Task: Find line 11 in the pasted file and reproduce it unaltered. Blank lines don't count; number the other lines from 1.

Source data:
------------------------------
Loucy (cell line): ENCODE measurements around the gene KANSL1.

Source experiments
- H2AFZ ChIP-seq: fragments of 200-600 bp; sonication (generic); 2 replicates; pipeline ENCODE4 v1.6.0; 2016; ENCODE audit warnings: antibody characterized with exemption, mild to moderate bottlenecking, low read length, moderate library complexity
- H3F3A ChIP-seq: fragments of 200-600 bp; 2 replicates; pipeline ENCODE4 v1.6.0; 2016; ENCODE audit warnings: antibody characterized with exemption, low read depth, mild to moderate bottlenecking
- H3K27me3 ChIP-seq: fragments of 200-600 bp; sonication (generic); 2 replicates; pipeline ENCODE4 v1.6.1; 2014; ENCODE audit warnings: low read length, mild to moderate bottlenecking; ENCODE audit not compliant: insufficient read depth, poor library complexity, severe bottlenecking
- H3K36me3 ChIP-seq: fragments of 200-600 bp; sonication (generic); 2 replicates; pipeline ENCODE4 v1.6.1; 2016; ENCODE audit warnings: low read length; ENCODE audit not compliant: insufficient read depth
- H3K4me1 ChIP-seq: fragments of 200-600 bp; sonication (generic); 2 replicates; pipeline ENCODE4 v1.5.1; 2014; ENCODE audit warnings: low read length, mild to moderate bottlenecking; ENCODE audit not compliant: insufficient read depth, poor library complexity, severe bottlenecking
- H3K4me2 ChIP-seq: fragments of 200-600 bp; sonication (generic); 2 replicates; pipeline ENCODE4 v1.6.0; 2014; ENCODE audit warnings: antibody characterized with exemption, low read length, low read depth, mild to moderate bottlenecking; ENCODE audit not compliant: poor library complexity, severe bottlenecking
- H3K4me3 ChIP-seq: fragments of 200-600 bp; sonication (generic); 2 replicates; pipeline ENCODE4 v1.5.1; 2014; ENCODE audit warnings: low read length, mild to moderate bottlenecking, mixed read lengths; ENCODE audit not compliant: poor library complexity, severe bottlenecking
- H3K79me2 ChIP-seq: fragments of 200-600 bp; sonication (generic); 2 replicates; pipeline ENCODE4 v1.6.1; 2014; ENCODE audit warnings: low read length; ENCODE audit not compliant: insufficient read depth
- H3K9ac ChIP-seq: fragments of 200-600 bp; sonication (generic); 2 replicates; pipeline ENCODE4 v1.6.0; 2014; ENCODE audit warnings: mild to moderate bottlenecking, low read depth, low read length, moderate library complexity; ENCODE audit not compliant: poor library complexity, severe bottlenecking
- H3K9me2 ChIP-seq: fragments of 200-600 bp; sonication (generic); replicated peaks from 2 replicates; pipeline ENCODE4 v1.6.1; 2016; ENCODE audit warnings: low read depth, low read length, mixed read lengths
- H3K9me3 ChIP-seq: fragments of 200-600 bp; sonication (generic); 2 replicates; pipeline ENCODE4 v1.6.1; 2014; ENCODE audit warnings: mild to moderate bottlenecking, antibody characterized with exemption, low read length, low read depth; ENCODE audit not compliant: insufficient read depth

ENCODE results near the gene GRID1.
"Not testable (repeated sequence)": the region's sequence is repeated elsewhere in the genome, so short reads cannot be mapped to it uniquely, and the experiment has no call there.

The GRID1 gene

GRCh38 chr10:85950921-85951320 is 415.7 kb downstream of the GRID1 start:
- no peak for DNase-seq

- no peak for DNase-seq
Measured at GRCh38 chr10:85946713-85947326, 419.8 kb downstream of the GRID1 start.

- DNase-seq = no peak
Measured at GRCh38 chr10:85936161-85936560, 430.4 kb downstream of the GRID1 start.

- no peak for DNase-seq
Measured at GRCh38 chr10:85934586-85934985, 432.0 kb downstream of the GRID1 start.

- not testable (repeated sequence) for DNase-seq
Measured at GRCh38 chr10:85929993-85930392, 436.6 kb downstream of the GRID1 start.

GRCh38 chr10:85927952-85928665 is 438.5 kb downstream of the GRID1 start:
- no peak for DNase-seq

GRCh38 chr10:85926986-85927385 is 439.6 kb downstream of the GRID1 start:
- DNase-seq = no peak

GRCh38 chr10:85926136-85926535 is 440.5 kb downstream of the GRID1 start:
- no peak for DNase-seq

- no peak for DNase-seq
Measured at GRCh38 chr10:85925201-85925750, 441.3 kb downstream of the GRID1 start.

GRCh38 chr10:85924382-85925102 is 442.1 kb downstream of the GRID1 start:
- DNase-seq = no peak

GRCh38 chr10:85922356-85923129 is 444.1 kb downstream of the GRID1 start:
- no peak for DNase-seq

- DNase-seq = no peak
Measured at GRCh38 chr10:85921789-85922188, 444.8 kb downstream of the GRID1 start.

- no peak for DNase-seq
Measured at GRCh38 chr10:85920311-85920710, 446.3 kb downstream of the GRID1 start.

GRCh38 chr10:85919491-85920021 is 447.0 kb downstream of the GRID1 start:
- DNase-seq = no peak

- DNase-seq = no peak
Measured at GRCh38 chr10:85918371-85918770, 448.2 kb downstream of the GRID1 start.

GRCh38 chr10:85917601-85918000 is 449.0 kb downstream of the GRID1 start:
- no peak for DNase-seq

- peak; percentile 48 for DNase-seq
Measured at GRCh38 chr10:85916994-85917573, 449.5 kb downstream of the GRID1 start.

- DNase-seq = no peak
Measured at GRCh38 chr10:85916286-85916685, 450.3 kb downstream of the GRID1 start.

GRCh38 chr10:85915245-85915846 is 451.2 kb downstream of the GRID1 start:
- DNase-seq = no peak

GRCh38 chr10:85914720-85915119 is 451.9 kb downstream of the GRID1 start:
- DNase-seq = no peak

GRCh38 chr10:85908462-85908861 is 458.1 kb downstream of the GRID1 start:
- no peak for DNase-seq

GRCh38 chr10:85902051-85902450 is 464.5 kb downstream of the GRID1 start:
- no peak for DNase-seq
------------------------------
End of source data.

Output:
- H3K9ac ChIP-seq: fragments of 200-600 bp; sonication (generic); 2 replicates; pipeline ENCODE4 v1.6.0; 2014; ENCODE audit warnings: mild to moderate bottlenecking, low read depth, low read length, moderate library complexity; ENCODE audit not compliant: poor library complexity, severe bottlenecking